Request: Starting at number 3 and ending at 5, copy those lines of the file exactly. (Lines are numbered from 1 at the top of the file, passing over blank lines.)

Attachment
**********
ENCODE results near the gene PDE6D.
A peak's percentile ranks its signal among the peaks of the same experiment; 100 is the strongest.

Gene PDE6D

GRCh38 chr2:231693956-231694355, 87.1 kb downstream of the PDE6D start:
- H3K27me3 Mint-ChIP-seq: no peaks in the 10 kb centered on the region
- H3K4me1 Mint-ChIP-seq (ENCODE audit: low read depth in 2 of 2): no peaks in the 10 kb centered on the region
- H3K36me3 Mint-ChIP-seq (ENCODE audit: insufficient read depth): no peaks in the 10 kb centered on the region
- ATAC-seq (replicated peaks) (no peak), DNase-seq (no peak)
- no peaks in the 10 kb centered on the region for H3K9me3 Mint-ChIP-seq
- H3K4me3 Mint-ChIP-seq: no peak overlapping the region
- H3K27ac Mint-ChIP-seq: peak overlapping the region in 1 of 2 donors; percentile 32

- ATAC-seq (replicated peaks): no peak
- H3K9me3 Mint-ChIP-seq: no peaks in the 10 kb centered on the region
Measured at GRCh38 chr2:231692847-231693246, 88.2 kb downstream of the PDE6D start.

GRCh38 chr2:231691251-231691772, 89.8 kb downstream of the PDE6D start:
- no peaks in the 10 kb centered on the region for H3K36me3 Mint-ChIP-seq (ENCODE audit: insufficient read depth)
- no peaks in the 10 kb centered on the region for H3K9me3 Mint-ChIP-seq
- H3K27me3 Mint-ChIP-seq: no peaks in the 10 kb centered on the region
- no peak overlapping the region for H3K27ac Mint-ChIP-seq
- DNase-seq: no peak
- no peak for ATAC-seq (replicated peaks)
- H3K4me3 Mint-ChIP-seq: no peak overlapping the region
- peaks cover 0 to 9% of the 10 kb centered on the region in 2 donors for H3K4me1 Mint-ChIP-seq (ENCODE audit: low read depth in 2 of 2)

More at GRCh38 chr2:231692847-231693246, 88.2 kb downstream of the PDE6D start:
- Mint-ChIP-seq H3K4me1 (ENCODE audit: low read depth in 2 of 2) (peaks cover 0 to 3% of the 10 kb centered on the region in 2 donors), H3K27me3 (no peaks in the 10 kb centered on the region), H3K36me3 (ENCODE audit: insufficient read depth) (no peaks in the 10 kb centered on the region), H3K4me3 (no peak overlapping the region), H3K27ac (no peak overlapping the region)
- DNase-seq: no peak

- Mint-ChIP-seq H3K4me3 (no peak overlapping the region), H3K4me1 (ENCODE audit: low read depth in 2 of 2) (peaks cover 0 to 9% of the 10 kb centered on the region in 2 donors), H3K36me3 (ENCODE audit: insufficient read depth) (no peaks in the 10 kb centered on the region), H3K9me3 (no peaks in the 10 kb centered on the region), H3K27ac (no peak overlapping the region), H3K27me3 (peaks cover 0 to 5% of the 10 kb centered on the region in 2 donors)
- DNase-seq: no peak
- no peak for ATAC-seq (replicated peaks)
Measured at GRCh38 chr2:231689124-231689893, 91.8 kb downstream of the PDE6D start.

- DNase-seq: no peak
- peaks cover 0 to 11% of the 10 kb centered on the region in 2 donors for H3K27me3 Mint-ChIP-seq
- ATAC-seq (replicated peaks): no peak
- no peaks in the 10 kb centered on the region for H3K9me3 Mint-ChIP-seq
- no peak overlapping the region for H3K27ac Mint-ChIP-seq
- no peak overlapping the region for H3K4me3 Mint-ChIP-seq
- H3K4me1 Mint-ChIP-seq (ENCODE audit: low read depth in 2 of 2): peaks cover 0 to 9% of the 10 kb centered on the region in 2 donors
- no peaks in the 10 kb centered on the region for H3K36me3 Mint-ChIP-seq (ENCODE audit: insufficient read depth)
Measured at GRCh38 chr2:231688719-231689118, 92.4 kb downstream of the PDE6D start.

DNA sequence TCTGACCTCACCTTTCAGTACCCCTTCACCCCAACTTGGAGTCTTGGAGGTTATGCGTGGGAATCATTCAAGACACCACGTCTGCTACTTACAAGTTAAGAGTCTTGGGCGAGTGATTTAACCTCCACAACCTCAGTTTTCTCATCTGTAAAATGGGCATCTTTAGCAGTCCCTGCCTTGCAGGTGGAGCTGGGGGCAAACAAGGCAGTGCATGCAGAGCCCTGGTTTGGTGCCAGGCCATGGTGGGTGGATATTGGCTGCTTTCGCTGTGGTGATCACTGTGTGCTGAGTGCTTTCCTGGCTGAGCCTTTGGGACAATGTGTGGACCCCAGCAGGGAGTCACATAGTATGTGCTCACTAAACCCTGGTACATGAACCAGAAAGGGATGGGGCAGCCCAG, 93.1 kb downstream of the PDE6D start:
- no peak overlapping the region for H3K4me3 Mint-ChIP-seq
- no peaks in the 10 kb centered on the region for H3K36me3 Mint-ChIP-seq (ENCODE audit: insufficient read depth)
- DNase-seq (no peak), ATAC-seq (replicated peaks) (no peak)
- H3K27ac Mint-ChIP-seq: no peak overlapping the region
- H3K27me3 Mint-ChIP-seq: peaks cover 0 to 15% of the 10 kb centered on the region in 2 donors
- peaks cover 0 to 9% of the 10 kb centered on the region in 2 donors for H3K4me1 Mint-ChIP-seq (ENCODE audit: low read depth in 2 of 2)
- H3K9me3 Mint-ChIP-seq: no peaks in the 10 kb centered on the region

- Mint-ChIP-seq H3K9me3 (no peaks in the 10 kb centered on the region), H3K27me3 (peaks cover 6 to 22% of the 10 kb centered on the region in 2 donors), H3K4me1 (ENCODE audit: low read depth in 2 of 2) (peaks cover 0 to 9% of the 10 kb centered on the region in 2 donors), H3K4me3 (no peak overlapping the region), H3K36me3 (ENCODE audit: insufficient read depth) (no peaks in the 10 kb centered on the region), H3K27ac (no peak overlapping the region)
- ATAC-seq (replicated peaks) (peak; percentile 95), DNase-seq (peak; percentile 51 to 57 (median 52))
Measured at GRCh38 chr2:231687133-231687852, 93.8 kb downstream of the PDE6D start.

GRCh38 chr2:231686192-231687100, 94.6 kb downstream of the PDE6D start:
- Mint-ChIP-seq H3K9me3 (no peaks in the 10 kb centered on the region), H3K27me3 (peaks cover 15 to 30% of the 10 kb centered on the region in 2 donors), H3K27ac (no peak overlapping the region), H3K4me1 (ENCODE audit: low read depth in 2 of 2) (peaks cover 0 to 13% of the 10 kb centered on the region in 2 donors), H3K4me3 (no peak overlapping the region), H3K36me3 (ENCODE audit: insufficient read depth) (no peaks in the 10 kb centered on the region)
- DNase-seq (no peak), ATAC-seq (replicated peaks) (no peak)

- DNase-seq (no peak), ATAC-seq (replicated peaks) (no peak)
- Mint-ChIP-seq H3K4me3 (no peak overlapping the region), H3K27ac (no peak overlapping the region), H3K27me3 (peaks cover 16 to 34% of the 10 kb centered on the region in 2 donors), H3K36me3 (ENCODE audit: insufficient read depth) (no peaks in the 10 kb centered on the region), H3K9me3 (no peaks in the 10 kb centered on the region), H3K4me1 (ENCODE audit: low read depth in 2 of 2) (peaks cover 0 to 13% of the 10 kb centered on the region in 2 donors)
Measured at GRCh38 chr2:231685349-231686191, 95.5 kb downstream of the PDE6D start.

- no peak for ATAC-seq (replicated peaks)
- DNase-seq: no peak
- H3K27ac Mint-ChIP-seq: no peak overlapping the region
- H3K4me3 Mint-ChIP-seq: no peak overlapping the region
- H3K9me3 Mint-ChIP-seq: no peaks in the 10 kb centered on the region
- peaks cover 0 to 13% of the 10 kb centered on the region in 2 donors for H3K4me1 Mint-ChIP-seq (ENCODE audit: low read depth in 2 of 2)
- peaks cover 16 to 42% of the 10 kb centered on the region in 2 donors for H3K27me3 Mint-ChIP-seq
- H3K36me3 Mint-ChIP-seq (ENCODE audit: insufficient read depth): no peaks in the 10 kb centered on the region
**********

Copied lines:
Gene PDE6D

GRCh38 chr2:231693956-231694355, 87.1 kb downstream of the PDE6D start:
- H3K27me3 Mint-ChIP-seq: no peaks in the 10 kb centered on the region